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The Wistar Institute

3601 Spruce Street

Room 320

Philadelphia, PA 19104


Office: 215-495-6884

Lab: 215-898-2202


The focus of my research lies with protein nucleic acid assemblies that participate in the replication and maintenance of eukaryotic chromosome ends, called telomeres. Telomeres protect chromosome ends from gradual length erosion, prevent end-to-end fusions and recombination, and promote proper chromosome partitioning during meiosis. Telomere length deregulation and telomerase activation are early and perhaps necessary steps in cancer cell evolution. Furthermore, telomerase and telomere dysfunction are thought to contribute to replicative senescence and programmed cell aging.

Despite these fundamental roles in maintaining genome integrity and cell fate, surprisingly little is known about the molecular basis of telomere synthesis by telomerase. We are interested in elucidating the mechanism of telomere replication by telomerase and understand how telomere and telomerase binding proteins regulate telomerase activity and protect chromosome ends. The lab primarily uses structural methods coupled with biophysical and biochemical techniques to study the above systems.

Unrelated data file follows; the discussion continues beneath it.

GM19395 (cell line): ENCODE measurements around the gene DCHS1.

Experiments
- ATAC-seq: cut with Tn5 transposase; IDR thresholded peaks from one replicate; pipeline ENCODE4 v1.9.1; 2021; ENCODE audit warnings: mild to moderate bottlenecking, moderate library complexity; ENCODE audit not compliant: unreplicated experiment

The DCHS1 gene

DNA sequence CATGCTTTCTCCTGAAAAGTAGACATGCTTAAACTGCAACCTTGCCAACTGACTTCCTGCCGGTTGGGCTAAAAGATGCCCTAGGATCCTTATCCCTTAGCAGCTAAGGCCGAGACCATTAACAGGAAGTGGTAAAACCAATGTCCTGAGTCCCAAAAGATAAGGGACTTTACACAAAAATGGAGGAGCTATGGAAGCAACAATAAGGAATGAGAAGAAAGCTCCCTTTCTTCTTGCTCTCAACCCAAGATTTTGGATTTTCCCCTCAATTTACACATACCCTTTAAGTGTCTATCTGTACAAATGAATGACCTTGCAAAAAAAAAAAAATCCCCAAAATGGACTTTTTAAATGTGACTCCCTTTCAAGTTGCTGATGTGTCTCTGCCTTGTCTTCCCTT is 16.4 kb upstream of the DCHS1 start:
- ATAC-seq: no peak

Structures Gallery

View structures from the laboratory of Emmanuel Skordalakes, Ph.D.

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Wistar Scientists Discover How to Inhibit Enzyme Activated in 90 Percent of Cancers

A structural basis for how telomerase inhibitors work has been discovered by the Skordalakes lab.

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